I’m sad I left my amazing New York doctor but I had to leave New York. I will forever be grateful for her and she knows it. Since August I have been on IV for 3 days and Tyrosint for 4 days. I did a malabsorption study at the cancer center. It was a long 8 hour day. I have a malabsorption with Synthroid. I am also allergic to generic Levothyroxine. As of right now my labs are a wreck again, as it seems like Tyrosint is not working either. Severely Hypothyroidism on top of all my other medical issues stinks but I am being monitored closely. I will have an update next week.

I don’t know how I got this far in life.

Sometimes, I often think I’m just having a really bad long dream that I will wake up from and be a normal healthy woman. NO cancer, no peripheral neuropathy, and no wheelchair. But then reality sets in and you snap out of it and realize you’re sick and tired of being sick and tired and tired of being poked and prodded constantly. But for some reason, after all this bullshit with doctors and endless ER visits you still don't give up. You keep fighting for your life. Remember never lose site of you who you really are. Sometimes, I do. This battle gets exhausting for sure but I think of all the good that has come out of it. Meeting amazing people who became my really close friends that get it.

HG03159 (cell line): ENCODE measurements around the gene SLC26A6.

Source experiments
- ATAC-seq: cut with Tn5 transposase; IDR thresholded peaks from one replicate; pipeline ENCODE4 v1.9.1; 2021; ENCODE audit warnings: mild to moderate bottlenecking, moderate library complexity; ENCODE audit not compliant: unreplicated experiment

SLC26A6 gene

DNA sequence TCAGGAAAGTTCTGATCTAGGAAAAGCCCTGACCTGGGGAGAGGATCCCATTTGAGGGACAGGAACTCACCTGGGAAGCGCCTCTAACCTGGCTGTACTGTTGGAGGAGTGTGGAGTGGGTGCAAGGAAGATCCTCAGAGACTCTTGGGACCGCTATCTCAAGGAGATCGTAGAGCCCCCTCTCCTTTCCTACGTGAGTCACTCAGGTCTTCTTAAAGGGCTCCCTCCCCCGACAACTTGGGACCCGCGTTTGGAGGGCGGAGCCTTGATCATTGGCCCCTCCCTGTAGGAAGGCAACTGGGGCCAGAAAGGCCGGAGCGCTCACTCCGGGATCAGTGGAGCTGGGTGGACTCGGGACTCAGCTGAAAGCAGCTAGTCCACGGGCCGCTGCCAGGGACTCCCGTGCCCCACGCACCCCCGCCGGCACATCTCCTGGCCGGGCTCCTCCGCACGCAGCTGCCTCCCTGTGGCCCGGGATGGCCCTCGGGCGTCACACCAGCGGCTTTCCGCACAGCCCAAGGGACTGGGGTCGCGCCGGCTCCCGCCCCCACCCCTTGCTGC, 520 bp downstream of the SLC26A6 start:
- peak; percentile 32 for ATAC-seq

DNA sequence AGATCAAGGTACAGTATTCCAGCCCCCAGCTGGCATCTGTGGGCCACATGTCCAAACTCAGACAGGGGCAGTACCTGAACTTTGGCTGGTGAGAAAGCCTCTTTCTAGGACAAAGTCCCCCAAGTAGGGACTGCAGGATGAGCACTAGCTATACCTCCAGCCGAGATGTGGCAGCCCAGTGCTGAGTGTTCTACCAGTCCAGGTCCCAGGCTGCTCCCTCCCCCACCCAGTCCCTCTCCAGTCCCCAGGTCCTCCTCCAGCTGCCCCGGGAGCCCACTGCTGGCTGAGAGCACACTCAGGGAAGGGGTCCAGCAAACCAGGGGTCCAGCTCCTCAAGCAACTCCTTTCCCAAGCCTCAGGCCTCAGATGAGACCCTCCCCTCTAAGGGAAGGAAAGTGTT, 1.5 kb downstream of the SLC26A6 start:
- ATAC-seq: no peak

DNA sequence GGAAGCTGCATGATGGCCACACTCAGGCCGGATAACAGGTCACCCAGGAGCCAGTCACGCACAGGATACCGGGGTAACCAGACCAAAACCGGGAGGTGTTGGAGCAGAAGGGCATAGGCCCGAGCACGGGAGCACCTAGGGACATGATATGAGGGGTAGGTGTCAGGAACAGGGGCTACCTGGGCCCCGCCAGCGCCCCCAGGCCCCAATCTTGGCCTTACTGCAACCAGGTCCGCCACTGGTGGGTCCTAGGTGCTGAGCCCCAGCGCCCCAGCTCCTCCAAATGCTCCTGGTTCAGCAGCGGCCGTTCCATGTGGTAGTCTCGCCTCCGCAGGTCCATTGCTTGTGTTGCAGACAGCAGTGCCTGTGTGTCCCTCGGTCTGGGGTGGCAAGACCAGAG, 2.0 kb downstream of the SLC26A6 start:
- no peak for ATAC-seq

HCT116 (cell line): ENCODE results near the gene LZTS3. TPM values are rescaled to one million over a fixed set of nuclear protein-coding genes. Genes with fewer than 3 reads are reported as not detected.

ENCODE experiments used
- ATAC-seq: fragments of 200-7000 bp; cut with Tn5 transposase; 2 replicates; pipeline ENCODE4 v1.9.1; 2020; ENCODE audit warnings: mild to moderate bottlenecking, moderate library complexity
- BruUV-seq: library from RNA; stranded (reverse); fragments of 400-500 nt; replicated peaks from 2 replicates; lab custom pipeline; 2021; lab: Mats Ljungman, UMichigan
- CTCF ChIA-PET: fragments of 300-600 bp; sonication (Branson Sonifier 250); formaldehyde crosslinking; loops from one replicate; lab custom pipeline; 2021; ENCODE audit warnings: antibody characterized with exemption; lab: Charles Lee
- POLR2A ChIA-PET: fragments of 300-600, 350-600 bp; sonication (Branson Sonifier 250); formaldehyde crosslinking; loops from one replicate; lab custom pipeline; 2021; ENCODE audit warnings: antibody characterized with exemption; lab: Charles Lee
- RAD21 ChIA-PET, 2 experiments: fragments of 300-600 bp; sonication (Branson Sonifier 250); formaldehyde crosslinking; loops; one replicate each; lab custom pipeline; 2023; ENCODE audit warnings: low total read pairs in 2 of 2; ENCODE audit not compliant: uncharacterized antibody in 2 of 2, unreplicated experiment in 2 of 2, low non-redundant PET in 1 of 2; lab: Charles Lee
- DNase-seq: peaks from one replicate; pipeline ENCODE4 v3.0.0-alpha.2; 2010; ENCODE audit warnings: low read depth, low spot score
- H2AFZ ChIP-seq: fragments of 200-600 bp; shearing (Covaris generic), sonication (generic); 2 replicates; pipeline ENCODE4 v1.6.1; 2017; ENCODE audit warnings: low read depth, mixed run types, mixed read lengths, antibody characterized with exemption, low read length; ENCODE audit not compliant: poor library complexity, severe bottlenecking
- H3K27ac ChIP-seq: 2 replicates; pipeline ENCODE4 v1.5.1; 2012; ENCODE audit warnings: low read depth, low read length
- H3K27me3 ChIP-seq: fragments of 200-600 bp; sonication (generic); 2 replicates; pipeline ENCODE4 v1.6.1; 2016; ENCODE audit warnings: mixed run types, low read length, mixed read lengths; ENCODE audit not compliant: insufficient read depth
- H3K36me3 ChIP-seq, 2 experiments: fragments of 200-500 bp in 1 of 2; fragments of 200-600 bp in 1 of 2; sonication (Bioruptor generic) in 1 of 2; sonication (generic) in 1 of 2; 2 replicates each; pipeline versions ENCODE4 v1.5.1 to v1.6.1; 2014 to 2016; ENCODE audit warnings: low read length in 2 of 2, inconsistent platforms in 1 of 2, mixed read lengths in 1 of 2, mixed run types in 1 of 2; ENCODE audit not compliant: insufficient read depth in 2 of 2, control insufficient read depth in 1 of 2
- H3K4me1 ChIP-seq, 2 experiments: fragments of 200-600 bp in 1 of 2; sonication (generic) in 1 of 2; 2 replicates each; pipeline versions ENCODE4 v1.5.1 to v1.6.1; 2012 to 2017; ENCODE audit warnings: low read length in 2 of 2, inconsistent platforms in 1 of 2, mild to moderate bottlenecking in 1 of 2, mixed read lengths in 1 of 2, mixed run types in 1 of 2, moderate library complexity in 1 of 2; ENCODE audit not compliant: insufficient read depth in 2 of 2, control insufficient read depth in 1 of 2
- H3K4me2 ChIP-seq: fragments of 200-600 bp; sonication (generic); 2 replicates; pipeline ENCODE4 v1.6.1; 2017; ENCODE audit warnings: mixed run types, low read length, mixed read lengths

Awareness is incredibly important to me. I spread awareness in hopes that there will be a cure someday for everyone. The more awareness that gets out the better. Research and funding is the key. By spreading more awareness about Thyroid Cancer you can save your life and someone else’s. Please take a moment to visit Thyroid Cancer Survivor’s Association at learn more about this disease. Check out the free materials that are available all year long! There is no excuse to not spread awareness when you have free resources at your finger tips. Please visit: to learn more.

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DanielleMaria's picture
Danielle Nicosia is a 27-year-old Thyroid Cancer fighter. Before her diagnosis, she was a student getting her degree to become an ASL ( American Sign Language) teacher. You can connect with her on IHadCancer under the username DanielleMaria .